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Baring it all in the season’s first snowfall, hundreds of Harvard students gathered outside Wednesday night in jackets, underwear, and little else to resume the boisterous tradition of streaking around Harvard Yard the midnight before finals.
At the stroke of midnight, students sprinted around the Yard from Hollis Hall — the starting line for Primal Scream, which biannually marks the close of reading period. Some students ran scantily-clad, others not clad at all. The tradition — which resumed after an unofficial three-semester hiatus due to remote learning — goes back to at least 1995 as a way to let loose amid the stress of finals prep.
By 11:59 p.m. Wednesday, hundreds of students at varying levels of sobriety lined up, gallivanting from Harvard Hall to Stoughton Hall. Undergraduates, jumping up and down, chanted “Olé, Olé, Olé,” “let’s go Harvard,” and the bassline of “Seven Nation Army.”
As a church bell in the distance rang out like a starting pistol, the raucous crowd tossed aside their puffer coats, towels, and undergarments for a celebratory lap au naturel as onlookers cheered from the University Hall steps. Post-run, some unclothed participants even posed in front of the John Harvard statue for group photos.
The last time Harvard students observed Primal Scream was two years ago on a tepid 60-degree day. Despite Wednesday’s slippery conditions, this year’s Primal Scream seemed to draw greater participation than fall 2019.
Luiz Guilherme F. “Gui” Abudi ’25, a freshman from Brazil, said he is used to more tropical weather, but that Wednesday’s snow was one of the reasons he participated in the race. Instead of his birthday suit, however, Abudi opted to embrace the approaching holiday season by sporting a Santa Claus costume.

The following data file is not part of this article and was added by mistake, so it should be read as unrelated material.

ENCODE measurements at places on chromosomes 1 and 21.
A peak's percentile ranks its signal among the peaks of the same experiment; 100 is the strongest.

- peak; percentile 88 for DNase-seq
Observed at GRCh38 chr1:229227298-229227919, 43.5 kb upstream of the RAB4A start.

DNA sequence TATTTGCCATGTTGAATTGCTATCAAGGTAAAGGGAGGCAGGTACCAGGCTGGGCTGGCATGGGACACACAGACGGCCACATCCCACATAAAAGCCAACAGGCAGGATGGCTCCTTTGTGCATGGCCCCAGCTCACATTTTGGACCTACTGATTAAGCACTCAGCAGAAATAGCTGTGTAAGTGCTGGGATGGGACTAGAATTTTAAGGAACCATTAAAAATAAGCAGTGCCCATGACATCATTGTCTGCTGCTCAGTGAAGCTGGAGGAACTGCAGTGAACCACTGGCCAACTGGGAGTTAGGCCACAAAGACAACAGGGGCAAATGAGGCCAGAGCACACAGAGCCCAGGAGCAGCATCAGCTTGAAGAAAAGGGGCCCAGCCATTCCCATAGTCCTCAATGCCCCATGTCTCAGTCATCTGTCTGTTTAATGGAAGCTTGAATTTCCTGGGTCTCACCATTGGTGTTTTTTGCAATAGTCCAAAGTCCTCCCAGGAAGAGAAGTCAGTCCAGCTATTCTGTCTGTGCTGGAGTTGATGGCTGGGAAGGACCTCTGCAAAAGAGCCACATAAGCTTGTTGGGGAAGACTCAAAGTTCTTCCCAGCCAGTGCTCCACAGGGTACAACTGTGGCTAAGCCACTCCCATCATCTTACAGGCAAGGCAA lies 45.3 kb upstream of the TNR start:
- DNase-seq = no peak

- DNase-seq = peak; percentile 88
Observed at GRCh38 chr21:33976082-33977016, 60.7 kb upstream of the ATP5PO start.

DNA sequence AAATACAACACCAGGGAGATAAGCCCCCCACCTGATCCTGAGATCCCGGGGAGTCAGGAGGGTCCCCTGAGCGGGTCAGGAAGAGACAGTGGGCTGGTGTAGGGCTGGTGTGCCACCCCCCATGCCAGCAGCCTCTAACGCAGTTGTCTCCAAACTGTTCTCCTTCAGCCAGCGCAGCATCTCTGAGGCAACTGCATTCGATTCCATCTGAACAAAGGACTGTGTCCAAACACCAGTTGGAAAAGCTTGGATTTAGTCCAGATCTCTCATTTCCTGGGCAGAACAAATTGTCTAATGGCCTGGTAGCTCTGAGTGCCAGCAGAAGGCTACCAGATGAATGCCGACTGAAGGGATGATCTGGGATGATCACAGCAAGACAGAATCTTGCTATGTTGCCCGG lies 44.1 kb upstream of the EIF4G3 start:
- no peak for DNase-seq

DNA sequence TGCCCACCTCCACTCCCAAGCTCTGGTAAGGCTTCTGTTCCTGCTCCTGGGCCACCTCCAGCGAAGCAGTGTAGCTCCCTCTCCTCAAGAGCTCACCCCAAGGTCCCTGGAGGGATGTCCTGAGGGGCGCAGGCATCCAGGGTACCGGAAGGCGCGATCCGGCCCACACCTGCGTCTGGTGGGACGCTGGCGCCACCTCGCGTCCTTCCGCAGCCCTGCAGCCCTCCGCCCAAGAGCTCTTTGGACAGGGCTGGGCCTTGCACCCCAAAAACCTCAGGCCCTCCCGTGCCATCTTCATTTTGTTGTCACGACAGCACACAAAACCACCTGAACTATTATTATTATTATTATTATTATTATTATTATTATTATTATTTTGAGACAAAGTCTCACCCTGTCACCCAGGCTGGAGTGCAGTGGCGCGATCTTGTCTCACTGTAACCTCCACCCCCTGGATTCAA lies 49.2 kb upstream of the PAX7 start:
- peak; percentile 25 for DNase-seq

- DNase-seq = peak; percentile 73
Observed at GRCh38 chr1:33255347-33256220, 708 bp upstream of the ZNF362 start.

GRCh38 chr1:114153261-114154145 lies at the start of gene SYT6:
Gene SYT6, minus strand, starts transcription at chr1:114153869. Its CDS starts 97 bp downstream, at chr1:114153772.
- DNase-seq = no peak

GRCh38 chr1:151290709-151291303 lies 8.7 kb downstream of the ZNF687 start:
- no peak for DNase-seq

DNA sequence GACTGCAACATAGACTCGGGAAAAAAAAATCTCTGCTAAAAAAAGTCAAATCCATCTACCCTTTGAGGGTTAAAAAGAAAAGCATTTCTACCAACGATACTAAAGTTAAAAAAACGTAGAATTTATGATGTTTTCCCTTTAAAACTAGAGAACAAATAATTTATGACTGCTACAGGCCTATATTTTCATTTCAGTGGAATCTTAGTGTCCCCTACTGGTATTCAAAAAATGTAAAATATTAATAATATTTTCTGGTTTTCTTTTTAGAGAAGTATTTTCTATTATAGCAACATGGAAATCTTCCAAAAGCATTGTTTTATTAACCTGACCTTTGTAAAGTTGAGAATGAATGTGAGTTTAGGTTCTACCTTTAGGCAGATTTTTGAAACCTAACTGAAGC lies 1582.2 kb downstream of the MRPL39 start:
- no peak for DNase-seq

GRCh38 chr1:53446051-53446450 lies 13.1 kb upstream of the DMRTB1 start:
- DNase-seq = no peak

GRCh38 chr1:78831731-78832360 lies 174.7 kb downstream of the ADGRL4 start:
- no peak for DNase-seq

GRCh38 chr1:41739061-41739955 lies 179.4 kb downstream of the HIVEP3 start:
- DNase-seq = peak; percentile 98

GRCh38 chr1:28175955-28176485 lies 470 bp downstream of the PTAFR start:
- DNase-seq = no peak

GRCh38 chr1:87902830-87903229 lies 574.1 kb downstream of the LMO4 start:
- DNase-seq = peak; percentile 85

“I’m wearing a Santa costume, right?” Abudi said. “Christmas in the cold, as opposed to Christmas in the tropics, just feels right.”
For Abudi, his participation in the race was a spiritual experience.
“I think it’s a godsend because it was the first snow day of the year and you got to run naked in the streets,” Abudi said. “It must be something God-related, you know?”
It wasn’t a perfect experience, however. Abudi rated it an 8.5 out of 10.
“I thought it was going to be longer,” he said.
Benjamin J. Dreier ’22-’23 said it was “really interesting to experience nakedness,” though was unsure whether the event would relieve his stress.
“I’m going to be stressed before this and I’m going to be stressed after this, but it was a great break,” Dreier said.
Ja’Karri S. Pierre ’25 and Jose Miguel C. “Miggy” Antonio ’25 both described the experience of spectating Primal Scream as “10 out of 10.”
“It was nice seeing some of our friends go through it,” Antonio said. “Traditions like these help solidify the Harvard experience.”
Previously, Harvard University Band members clad in their signature red uniforms — sans pants — would play for the Primal Scream runners. Pierre, a band member, said the band could not make it this year, but will return next semester.
Matthew B. Karle ’23-’24 — who said he finished the run third overall — said he gave his all to achieve a podium position.
“I really put my heart into it. I’m excited for future endeavors in the sense that I think I can do even better,” Karle said, adding that he recently recovered from a hamstring injury.
Karle, who also participated in fall 2019, noted this year’s event featured far fewer people fully nude by midnight and far more onlookers.
“There was a substantial crowd by the finish line,” Karle said. “I appreciate the support, but what are you doing in that Canada Goose?”
Karle said it was his “dream ever since Covid” to keep the Primal Scream tradition alive and make it to the top.
“I have to thank my friends and family and everyone who supported me,” Karle said. “Maybe in the future, you’ll see me doing laps out there in the Yard, no doubt. I also did it for Dunster. Go Dunster.”
—Staff writer Raquel Coronell Uribe can be reached at firstname.lastname@example.org. Follow her on Twitter @raquelco15.
—Staff writer Simon J. Levien can be reached at email@example.com. Follow him on Twitter @simonjlevien.
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